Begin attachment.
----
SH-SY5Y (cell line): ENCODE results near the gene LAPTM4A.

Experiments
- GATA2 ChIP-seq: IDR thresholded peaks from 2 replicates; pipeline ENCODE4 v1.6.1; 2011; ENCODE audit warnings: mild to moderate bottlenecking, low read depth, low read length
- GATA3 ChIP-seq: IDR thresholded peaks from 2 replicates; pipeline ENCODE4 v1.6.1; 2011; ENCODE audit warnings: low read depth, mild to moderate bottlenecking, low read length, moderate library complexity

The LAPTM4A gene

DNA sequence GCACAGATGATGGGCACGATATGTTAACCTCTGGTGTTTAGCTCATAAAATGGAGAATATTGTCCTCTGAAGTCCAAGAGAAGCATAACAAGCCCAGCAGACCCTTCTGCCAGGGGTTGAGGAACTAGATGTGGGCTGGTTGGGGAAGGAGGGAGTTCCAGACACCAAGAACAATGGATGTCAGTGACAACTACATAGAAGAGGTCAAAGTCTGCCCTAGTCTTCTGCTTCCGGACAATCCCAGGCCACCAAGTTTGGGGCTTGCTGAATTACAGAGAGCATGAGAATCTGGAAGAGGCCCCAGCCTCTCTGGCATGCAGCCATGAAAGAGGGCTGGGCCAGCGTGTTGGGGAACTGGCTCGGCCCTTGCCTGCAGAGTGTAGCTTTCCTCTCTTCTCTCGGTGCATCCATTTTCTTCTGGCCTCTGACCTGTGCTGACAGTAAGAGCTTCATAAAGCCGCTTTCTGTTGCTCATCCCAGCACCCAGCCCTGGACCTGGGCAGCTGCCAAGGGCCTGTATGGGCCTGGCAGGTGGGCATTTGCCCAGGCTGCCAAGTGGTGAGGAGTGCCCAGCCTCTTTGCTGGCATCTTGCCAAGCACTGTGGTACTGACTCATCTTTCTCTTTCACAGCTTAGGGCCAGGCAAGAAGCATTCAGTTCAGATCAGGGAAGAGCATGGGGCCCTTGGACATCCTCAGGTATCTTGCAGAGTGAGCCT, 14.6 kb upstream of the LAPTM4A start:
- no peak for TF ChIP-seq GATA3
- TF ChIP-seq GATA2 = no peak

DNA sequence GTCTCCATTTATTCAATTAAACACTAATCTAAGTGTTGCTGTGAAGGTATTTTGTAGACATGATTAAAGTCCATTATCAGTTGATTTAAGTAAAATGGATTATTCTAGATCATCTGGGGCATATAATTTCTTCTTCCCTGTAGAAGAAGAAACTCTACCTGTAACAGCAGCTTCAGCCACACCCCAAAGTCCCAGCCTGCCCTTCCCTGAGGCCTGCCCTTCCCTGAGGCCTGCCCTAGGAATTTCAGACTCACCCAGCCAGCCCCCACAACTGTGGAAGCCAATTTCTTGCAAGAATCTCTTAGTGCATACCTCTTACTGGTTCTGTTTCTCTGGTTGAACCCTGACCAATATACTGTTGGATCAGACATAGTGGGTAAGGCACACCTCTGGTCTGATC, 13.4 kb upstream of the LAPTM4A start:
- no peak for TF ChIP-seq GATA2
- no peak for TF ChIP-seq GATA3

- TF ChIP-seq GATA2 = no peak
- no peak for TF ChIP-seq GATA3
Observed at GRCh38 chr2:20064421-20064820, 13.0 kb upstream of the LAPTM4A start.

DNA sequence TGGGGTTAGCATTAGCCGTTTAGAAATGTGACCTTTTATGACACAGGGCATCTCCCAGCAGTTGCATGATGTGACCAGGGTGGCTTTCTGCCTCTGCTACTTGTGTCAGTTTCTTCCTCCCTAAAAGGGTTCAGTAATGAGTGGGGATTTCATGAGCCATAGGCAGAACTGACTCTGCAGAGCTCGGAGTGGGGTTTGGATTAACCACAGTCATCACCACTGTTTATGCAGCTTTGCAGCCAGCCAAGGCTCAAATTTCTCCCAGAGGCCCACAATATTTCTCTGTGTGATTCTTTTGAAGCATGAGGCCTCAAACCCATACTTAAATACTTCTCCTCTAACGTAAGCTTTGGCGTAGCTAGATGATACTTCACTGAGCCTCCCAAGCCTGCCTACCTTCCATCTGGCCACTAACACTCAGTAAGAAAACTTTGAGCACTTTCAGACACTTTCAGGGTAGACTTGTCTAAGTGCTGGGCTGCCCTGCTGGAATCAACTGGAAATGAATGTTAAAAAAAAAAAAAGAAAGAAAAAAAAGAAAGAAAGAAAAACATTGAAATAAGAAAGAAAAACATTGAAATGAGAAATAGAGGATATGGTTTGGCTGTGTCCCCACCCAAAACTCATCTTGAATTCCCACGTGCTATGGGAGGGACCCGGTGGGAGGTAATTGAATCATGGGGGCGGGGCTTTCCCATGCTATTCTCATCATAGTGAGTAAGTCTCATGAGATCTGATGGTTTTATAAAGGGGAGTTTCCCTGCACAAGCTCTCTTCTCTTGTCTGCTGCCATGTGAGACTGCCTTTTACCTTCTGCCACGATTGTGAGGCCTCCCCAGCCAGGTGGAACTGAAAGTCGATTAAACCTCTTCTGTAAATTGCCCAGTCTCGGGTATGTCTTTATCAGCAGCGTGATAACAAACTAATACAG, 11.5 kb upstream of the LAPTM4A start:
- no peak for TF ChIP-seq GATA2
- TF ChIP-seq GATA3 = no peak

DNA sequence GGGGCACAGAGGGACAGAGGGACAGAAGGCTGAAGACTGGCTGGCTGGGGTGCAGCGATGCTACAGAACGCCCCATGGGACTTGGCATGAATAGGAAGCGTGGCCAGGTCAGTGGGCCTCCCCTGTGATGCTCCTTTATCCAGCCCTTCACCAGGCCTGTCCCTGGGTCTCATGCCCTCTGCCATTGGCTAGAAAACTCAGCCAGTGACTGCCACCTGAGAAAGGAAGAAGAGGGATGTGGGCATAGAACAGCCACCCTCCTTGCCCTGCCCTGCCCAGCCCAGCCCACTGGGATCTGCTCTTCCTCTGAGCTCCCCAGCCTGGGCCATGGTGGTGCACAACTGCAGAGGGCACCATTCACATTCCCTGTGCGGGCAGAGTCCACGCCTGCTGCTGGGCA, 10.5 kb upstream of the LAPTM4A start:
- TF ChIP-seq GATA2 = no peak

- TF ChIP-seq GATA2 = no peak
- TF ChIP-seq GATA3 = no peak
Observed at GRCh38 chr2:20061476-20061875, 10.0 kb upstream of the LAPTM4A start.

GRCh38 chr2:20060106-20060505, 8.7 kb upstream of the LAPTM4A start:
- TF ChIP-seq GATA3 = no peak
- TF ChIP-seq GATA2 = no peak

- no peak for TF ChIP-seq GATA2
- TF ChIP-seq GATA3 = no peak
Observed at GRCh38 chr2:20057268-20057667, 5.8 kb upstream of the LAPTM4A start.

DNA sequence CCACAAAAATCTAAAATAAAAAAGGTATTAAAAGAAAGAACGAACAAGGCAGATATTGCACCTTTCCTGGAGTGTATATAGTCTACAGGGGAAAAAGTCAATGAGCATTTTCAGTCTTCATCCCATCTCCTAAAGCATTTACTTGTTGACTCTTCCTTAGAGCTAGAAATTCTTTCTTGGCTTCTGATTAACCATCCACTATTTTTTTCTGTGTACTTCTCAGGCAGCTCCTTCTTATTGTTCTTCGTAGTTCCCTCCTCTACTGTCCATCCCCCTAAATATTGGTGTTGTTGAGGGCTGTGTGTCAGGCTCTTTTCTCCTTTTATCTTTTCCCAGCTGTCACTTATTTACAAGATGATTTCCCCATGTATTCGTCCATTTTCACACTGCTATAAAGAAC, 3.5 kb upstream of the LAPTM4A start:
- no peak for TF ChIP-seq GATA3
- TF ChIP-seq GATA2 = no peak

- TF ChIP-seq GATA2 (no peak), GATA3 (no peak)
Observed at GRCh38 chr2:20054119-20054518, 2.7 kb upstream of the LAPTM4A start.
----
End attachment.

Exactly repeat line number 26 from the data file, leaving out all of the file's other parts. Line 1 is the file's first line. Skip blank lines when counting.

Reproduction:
- no peak for TF ChIP-seq GATA2